Lupus anticoagulant interference in activated protein C resistance testing: In vitro phenomenon or in vivo pathophysiologic effect?

Yu Min Shen, Michael L. Cimo, Yu Bai, Eugene Frenkel, Ravindra Sarode

Research output: Contribution to journalArticle

1 Scopus citations


Second-generation activated protein C resistance (APC-R) assay was developed to avert interferences from lupus anticoagulant (LA) and warfarin therapy by prediluting the patient sample with factor V (FV)-depleted plasma. We investigated the effect of LA on the second generation APC-R assay in 121 LA-positive patients. Twenty-five APC-R-positive patients were tested for the mutation in FV (Leiden, Hong Kong, and Cambridge). Eleven had FV Leiden and twelve were negative for any mutation (2 were not tested). Of 12, 8 had APC-R suggestive of heterozygous and 4 had APC-R suggestive of homozygous defects. These patients had strong LA activity, compared to those with concurrent FVL. This was associated with a trend toward increased thrombosis risk compared to those with normal APC-R. These findings suggest that LA causes acquired APC-R, reflecting an in vivo pathophysiologic effect of LA rather than merely an in vitro phenomenon even with the second generation APC-R assay.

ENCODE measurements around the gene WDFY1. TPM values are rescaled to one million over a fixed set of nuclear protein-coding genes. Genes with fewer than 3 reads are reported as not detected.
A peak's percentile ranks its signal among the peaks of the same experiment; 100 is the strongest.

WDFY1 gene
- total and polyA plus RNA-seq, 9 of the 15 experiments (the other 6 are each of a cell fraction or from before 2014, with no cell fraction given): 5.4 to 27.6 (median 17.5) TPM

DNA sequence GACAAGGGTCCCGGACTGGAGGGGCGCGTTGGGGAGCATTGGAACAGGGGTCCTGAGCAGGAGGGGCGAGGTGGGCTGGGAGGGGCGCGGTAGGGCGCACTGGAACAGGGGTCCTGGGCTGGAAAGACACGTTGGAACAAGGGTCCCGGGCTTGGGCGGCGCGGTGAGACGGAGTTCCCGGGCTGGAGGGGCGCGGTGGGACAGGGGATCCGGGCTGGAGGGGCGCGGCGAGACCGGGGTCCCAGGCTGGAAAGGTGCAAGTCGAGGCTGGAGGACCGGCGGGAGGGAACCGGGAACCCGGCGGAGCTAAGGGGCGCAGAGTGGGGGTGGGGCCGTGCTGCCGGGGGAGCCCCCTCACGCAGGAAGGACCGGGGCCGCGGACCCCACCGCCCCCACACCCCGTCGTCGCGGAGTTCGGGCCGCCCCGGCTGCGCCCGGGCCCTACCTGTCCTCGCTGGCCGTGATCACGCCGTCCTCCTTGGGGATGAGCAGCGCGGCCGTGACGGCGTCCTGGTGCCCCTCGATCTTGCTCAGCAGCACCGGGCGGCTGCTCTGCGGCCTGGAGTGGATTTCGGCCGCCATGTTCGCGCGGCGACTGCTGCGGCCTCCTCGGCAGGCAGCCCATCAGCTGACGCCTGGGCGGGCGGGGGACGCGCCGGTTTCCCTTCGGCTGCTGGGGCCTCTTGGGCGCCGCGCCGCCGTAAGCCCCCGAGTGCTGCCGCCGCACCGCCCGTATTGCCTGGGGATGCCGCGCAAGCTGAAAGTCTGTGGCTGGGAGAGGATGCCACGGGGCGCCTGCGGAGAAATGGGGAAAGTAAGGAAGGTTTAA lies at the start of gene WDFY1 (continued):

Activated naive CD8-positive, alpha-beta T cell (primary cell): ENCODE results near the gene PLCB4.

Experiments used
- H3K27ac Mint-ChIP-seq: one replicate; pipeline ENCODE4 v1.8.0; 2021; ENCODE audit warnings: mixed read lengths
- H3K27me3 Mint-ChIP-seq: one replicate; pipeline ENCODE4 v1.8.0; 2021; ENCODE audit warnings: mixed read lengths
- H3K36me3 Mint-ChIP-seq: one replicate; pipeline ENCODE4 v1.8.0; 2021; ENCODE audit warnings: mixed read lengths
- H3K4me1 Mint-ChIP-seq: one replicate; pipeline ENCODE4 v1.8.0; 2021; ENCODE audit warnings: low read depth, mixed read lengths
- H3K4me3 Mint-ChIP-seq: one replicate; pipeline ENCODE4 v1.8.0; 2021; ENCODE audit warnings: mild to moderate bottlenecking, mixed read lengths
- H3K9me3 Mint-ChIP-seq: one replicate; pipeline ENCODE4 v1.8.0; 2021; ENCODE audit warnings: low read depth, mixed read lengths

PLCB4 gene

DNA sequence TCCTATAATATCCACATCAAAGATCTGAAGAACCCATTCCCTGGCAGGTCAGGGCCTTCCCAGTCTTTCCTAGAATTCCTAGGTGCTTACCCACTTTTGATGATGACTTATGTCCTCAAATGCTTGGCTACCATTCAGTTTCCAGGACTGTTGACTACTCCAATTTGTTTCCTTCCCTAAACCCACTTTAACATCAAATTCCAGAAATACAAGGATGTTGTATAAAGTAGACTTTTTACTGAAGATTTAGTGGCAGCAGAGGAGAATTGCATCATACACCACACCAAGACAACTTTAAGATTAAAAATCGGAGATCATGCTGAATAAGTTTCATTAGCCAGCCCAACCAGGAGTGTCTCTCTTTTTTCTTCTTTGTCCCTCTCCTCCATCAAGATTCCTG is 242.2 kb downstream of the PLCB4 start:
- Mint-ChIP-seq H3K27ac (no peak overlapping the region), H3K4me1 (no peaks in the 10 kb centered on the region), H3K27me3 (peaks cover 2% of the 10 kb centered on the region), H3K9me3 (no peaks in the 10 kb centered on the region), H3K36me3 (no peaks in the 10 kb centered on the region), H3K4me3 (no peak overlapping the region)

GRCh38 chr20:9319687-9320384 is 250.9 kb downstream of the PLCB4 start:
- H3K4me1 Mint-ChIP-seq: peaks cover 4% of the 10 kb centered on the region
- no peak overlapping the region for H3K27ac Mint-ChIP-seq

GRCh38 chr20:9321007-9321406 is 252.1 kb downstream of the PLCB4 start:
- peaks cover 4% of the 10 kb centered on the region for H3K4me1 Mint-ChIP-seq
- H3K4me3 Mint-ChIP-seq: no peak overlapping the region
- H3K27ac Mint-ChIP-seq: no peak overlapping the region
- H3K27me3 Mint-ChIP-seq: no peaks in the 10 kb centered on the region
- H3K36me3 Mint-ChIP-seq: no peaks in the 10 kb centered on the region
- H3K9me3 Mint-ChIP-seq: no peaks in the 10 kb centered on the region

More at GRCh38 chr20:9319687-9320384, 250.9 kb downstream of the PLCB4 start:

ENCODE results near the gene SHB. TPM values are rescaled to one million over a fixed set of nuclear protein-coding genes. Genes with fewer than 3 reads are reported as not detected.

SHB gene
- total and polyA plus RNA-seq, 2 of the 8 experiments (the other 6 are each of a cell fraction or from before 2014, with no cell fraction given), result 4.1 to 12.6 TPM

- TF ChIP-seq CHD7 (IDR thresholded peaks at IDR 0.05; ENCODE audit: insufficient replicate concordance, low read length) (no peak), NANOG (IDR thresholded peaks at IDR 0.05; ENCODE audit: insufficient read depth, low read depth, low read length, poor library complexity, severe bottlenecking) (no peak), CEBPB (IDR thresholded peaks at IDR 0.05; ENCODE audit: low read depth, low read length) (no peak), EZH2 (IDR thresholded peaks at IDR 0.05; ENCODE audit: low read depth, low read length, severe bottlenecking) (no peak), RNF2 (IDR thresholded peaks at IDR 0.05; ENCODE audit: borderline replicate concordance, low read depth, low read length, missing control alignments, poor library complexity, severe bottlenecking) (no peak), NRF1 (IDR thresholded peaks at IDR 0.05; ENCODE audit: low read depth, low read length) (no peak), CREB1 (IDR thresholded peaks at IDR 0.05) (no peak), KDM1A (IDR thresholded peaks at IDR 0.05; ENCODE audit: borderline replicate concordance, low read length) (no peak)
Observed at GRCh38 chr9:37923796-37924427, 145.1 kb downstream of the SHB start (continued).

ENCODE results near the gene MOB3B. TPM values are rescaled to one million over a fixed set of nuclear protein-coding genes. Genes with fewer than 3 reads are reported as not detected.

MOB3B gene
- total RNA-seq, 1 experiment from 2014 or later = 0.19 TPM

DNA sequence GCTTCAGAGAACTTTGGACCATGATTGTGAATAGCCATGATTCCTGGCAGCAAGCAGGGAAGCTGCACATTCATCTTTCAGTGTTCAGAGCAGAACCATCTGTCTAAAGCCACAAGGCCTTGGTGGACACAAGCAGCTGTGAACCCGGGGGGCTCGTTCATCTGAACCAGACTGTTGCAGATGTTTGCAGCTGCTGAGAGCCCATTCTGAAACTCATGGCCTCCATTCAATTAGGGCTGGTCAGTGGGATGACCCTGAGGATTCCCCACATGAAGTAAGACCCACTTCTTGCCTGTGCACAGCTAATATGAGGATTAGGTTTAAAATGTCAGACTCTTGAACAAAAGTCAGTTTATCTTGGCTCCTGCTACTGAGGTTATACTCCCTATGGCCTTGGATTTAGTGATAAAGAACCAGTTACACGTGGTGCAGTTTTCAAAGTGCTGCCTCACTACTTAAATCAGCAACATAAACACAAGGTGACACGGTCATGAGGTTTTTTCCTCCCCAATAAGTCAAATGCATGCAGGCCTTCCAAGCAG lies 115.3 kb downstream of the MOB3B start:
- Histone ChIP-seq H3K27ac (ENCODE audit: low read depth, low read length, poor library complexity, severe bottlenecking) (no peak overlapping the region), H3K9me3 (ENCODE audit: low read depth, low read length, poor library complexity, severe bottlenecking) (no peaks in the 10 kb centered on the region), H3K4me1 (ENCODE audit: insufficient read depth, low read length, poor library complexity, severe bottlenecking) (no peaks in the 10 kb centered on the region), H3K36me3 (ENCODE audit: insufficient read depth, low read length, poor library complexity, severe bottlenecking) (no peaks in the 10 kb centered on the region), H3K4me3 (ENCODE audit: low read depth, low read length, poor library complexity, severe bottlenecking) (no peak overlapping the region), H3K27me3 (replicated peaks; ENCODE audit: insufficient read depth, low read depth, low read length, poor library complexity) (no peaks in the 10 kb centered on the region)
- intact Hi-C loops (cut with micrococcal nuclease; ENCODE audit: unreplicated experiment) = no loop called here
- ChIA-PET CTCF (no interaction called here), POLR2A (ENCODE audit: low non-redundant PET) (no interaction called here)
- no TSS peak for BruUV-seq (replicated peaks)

Original languageEnglish (US)
Pages (from-to)E190-E195
JournalClinical and Applied Thrombosis/Hemostasis
Issue number6
StatePublished - Nov 1 2011



  • FV Leiden
  • activated protein C resistance
  • lupus anticoagulant
  • thrombophilia

ASJC Scopus subject areas

  • Hematology

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